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52 FNMs – It's All About the Cushion


So, Magic. Another week, another FNM. For the last week of non-Avacyn-Restored goodness, I decided to run a Heartless Summoning deck, courtesy of Zee Shan Babar and his fourth-place finish at the SCG Open in Birmingham:

Every winning tournament report ever focuses on mindsets because they have to. Play with Tomfidence. Accept that you might lose a couple. Stay in the moment. Keep playing until they tell you to stop. I guess all these things work in theory, but my guess is that they only apply to certain personality types.

For me, I went into this tournament loose and looking to have a good time. As with the other decks I’ve been playing with lately, this one didn’t look great, but it sure looked like a fun time. Sure, there’s removal, but there are also a lot of hands you can draw with this deck that are just auto-mulligans. There are an awful lot of fatties here for just four Heartless Summonings. Also—only one Perilous Myr? Come on, man. If I’m gonna be running Havengul Liches, I want access to The Little Machine Gun That Could.

For those of you who don’t know the combo or don’t see it: If you have a Havengul Lich and a Heartless Summoning in play and a Perilous Myr in your graveyard, you can pay 1 mana with the Havengul Lich, targeting Perilous Myr, and then cast it for free since Heartless Summoning reduces Perilous Myr’s casting cost to 0. Since Heartless Summoning also gives all your creatures −1/−1, Perilous Myr dies instantly, and you get to deal 2 damage to something. 7 open mana becomes 14 damage to your opponent’s dome piece. It’s pretty sweet. You could even live the dream as I did in my last game of the night and have a Havengul Lich, two Heartless Summoning, and a Solemn Simulacrum in the ’yard—1 mana becomes a basic land out of the library and a card in hand. Shockingly enough, I did not lose that game.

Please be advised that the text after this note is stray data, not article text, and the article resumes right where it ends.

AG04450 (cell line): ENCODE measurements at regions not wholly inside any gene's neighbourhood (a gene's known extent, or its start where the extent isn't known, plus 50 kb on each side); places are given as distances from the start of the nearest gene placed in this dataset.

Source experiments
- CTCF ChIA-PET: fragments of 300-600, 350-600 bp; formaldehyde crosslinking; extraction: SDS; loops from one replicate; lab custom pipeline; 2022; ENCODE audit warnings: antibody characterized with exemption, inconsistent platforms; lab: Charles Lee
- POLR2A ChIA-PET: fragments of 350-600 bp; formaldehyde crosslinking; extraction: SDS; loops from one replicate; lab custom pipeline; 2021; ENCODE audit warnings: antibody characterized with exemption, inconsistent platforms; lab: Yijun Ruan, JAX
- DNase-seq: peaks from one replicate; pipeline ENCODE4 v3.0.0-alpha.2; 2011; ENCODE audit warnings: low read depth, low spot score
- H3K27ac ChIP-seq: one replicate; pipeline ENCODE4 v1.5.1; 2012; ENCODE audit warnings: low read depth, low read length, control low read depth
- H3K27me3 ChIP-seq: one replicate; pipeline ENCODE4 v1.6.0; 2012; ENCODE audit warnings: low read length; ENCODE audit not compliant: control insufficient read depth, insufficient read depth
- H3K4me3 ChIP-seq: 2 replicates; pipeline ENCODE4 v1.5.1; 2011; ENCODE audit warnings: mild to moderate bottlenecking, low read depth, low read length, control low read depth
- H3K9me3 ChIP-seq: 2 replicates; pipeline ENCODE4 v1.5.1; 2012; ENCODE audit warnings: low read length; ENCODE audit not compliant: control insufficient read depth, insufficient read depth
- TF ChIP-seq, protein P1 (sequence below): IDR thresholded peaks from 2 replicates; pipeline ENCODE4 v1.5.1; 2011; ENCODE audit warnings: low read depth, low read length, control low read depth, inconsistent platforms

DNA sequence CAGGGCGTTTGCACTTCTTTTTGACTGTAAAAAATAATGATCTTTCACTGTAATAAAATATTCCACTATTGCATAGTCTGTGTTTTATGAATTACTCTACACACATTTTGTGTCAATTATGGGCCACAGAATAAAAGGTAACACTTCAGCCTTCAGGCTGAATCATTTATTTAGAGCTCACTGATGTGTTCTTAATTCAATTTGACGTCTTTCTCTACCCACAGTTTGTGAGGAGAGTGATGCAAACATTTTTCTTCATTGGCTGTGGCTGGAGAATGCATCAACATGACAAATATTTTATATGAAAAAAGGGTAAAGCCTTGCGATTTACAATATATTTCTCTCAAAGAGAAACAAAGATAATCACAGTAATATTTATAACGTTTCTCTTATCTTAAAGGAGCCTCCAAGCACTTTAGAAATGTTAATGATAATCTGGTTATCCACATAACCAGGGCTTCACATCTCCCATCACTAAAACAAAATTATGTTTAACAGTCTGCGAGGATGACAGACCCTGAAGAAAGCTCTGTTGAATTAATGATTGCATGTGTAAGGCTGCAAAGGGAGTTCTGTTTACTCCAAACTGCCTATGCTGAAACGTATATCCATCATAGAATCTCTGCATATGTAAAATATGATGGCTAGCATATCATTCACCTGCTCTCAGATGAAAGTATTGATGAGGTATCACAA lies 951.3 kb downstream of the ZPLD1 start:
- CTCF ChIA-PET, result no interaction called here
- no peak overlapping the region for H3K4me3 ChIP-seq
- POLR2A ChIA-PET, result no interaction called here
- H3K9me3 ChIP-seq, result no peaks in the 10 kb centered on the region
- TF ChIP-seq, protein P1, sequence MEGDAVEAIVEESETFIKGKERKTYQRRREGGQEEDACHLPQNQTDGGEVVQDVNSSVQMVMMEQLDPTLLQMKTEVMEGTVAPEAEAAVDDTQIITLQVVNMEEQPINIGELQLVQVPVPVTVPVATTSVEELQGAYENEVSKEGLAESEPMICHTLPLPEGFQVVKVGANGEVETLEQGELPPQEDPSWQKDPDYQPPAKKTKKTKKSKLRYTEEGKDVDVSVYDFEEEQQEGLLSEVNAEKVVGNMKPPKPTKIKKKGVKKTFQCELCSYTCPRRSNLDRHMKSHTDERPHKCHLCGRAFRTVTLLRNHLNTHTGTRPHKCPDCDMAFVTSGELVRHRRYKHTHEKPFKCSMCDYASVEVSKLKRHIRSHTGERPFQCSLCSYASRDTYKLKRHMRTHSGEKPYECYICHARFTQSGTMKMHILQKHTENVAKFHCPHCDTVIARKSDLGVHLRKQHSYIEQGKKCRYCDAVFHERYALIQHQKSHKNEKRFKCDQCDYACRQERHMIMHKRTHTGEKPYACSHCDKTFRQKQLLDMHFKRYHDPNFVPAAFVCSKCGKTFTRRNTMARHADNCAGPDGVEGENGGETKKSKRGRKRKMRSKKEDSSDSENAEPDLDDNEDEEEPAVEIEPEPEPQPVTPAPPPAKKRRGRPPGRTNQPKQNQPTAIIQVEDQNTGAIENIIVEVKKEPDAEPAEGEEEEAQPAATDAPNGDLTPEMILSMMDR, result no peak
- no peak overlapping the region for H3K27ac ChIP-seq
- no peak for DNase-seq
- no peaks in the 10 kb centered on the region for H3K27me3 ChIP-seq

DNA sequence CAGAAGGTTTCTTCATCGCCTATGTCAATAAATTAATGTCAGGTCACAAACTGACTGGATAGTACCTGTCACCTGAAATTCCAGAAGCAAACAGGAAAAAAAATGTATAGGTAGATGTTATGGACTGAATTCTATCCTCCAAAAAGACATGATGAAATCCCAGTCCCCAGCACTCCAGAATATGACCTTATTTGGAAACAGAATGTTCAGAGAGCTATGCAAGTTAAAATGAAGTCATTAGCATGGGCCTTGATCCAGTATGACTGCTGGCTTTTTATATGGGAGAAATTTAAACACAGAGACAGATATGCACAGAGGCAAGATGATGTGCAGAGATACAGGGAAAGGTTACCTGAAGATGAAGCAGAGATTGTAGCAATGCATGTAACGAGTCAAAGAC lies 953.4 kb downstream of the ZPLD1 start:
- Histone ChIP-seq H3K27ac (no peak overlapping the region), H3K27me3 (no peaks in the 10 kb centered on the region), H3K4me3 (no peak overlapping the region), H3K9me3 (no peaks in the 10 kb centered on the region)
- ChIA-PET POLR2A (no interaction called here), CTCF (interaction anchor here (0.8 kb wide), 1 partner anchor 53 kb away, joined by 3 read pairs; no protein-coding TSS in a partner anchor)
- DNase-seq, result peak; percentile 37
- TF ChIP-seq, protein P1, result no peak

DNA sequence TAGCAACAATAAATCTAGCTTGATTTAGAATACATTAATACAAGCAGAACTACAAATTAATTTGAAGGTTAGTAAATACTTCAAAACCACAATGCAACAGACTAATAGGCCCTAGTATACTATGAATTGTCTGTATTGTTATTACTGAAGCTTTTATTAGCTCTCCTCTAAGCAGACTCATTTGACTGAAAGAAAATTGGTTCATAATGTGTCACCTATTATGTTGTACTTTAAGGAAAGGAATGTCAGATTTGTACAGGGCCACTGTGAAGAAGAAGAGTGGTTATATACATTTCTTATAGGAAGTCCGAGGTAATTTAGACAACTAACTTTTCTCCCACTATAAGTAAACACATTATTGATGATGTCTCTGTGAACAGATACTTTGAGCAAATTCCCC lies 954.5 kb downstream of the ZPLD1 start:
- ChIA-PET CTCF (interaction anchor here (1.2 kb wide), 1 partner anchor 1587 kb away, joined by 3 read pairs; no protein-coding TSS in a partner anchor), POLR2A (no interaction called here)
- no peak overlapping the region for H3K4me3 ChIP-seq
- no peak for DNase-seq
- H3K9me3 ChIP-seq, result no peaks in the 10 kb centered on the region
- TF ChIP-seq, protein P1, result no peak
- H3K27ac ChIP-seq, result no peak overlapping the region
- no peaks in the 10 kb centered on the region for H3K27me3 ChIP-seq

I showed up to FNM pretty late with the intent of not taking things too seriously. I had to pace myself; afterward was the midnight Sealed, and I’d have to be at the top of my game in order to remember to reveal my miracles on time to have an outside shot at playing mediocre Magic.

Round 1 – BYE

Hymn to Tourach
This never happens! I use this time to play some casual games against my friend Eli. He is playing a U/B discard deck with Hymn to Tourach, Duress, Recoil, Liliana's Caress (formerly Megrim), and Fabricate, to find his singleton copies of The Rack and Memory Jar. To balance these good cards out and keep it casual, he limits his removal suite to a few copies of Diabolic Edict, and he inexplicably plays four copies of Sapphire Charm. I decide to pilot Brian Seldon’s gold-bordered World Champion deck.

Since an analysis of my friend’s casual deck versus a gold-bordered deck is clearly what you came here for, I don’t mind “going deep” on the topic. You will thank me later. Going forward, we’ll assume that you’re in the position of the Rec-Sur player and your opponent is the discard player. Who doesn’t want to play Rec-Sur anyway?

First: mulligans. You can’t really afford to mulligan too aggressively since what’s going to end up killing you is The Rack. Giving your opponent a head start is a losing proposition. Mulligan only in extreme cases.